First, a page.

Artists convert junk into gems (4/9/09)

Exhibit employs recycled materials

April 9, 2009

By Greg Elias

Observer staff

An exhibit now showing at Artists’ Mediums in Williston proves that one person’s junk is another person’s art.


    Observer photo by Greg Elias
Store manager Chelsea Lindner sits next to Rosie, a papier-mâché sculpture on display at Artists’ Mediums in Williston. It is part of an exhibit titled “Trash to Treasure” that continues through the end of April.


    Observer photo by Greg Elias
Artist Jade Wolfe imagined an island escape in fashioning this recycled artwork out of take-out Chinese cartons.

Visitors to the store are greeted by a life-size, grandmotherly lady named Rosie made out of papier-mâché. She sits in a beat-up metal office chair, holding a mug and a saucer. A sign invites viewers to “come have some milk and cookies with me.”

Hung on the wall is a tarnished door plate that has been converted to a dog’s face, with the rivets for eyes, the knob for a nose and the skeleton keyhole for a mouth.

Another piece uses take-out containers from a Chinese restaurant. Turned on their side, they house a miniature island scene, complete with those little tropical drink umbrellas for parasols.

Titled “Trash to Treasure,” the exhibit includes dozens of pieces of art that use ordinarily discarded objects — paper bags, broken jewelry and bottle caps, among others — as material. The methods and mediums vary wildly, although the subjects tend toward people, animals and nature scenes.

Store manager Chelsea Lindner acknowledged the showcase has been good for business, attracting people who may not have otherwise frequented an art supply store. But she also notes the exhibit has helped strengthen the sense of community among local artists.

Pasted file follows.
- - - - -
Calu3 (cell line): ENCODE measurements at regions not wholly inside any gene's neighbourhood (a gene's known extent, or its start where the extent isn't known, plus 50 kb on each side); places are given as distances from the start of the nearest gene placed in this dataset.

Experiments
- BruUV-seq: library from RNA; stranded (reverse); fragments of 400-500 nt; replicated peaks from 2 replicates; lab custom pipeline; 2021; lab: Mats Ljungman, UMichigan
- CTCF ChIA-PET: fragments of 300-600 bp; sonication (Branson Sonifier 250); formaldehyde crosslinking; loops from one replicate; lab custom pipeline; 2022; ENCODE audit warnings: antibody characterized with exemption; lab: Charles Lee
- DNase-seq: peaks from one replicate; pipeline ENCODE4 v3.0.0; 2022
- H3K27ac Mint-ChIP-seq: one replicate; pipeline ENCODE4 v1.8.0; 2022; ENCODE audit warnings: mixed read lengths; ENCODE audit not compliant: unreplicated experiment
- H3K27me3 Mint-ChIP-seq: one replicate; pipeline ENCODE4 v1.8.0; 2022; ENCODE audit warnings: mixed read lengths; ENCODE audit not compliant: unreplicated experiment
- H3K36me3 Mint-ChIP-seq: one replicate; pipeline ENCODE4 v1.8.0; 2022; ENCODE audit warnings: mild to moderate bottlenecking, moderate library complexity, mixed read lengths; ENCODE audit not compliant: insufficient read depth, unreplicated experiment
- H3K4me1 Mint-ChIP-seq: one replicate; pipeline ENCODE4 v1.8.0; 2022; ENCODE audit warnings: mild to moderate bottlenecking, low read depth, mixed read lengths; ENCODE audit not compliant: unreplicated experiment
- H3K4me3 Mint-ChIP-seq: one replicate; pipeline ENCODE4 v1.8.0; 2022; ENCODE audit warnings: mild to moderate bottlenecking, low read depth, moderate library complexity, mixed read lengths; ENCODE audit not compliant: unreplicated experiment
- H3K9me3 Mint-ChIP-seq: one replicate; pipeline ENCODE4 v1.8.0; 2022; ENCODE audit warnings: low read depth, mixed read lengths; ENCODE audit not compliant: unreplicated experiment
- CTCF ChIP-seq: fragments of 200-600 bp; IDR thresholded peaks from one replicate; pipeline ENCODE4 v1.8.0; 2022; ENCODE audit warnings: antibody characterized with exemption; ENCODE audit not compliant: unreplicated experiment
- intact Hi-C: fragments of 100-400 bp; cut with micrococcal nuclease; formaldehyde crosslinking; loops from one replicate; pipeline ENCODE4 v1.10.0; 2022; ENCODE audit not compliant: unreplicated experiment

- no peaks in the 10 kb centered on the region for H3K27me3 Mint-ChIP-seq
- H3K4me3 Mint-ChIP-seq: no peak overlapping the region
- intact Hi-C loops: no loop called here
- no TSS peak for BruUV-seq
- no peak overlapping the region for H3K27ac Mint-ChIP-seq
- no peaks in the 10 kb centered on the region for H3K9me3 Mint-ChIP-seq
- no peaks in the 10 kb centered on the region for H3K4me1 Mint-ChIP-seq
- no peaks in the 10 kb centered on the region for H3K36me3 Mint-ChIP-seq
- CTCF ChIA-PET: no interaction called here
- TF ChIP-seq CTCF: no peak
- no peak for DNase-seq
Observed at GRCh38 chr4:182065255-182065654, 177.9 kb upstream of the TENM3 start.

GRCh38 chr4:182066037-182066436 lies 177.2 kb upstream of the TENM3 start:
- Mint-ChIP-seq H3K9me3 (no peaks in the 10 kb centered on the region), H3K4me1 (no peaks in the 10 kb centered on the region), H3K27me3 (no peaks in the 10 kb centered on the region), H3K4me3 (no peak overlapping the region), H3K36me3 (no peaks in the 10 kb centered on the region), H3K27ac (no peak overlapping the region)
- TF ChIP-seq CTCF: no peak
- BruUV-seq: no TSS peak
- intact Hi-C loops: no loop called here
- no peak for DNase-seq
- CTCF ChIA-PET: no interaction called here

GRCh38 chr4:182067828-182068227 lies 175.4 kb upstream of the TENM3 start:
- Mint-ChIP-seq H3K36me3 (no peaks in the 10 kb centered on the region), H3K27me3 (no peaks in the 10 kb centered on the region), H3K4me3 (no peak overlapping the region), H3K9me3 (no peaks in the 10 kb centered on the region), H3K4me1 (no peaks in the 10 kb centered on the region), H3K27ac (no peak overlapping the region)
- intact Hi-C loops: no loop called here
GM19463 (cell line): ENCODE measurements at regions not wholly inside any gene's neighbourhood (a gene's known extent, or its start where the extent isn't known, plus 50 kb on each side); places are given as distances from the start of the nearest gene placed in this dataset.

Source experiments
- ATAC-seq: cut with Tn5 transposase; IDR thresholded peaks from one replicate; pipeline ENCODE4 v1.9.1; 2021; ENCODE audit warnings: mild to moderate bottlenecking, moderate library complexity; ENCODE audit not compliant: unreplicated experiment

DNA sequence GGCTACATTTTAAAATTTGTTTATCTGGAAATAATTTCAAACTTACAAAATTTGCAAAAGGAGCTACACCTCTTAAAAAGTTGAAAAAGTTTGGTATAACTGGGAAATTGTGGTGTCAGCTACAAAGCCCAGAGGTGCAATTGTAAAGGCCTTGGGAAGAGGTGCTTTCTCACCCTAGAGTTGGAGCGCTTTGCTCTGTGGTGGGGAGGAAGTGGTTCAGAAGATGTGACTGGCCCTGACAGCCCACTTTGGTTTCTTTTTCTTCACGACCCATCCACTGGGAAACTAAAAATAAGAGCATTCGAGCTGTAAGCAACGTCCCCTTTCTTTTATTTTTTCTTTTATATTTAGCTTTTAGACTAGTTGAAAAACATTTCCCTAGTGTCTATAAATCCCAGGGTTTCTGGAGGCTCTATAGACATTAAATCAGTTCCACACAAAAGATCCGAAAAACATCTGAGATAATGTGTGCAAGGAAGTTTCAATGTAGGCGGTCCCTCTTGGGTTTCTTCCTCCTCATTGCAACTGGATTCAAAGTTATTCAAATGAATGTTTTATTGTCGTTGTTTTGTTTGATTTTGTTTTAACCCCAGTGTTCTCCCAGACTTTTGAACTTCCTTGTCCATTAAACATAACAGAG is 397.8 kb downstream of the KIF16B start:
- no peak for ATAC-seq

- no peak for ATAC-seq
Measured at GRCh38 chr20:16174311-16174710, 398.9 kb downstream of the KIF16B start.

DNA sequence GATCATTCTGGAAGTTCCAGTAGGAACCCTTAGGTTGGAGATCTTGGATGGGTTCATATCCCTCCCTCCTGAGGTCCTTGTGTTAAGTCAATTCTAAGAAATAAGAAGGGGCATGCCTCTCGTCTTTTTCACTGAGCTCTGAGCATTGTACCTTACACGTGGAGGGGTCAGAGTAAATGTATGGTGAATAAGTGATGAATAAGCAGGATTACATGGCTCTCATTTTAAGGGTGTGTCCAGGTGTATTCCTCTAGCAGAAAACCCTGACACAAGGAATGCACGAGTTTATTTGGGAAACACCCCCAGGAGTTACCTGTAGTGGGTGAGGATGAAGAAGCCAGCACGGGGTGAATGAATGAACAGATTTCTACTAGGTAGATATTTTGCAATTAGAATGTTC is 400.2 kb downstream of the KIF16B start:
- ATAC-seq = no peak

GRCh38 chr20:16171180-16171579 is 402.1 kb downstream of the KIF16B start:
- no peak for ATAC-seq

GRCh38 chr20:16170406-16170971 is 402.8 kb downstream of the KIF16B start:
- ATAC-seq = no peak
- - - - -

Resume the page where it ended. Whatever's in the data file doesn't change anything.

Lindner said the display fits the mindset of many in these troubled times, allowing artists to produce inexpensive, environmentally friendly pieces.

“You have to like the idea of recycling because of the rough economy right now,” she said. “You can go Dumpster diving, even, and it doesn’t cost anything.”

Indeed, much of the artwork economizes on materials and is being sold at affordable prices, mostly under $100. The artists’ imagination and time takes the place of pricy paint and canvas.

One of the artists, Theresa Somerset of Essex Junction, created intricately colored Ukrainian eggs. The process, similar to batik, employs wax and a stylus to layer the colors.

It is considerably more elaborate than dyeing Easter eggs, but still inexpensive. In keeping with the spirit of the exhibit, Somerset said she used the egg innards to make quiche.

Other pieces use material not usually associated with art.

Burlington artist Mark Dabelstein employed beer bottle caps to fashion a hand-made clock. “Vermont Brew Clock” arranges the caps from a number of locally made beers around the face. Magic Hat caps get the 10 o’clock and 4 o’clock positions.

An old window is converted into a picture frame in a piece by artist Season Hubley titled “Josie’s Vacation.” The middle pane is a portrait of the artist’s young niece, with the top and bottom sections showing tropical flowers and tranquil ocean.

One of the largest pieces is a galloping horse, carved by artist Patricia Morey from salvaged wood and ornamented with roofing tin from a 150-year-old collapsed barn.

The idea for the exhibit grew out of a long-standing annual event for students called the Creative ReUse Showcase sponsored by the Chittenden Solid Waste District, said Kristin Richland, assistant manager at Artists’ Mediums. More than 100 entries were submitted by high school students this year.

Employees had in the past helped judge the event. But Richland said some artists wondered why there wasn’t a similar showcase for adults, and “Trash to Treasures” was born.

Artists took pride in creating the most imaginative possible piece for the least amount of money, she said, suggesting that their methods could be adopted by anyone with a visual flair.

“By far the most common theme from our participants was how little they had to spend to make their creation,” Richland wrote in an e-mail, “and we think that attitude could be taken and used around the house: Cover an old lampshade with a sheet of handmade paper and you’ve ‘up-cycled’ it into something you’ll actually get compliments on!”

The exhibit continues through the end of April at the store, which is located at Taft Farms Village Center. Artists’ Mediums is open Monday through Friday from 9 a.m. to 6 p.m. and from 10 a.m. to 5 p.m. on Saturday.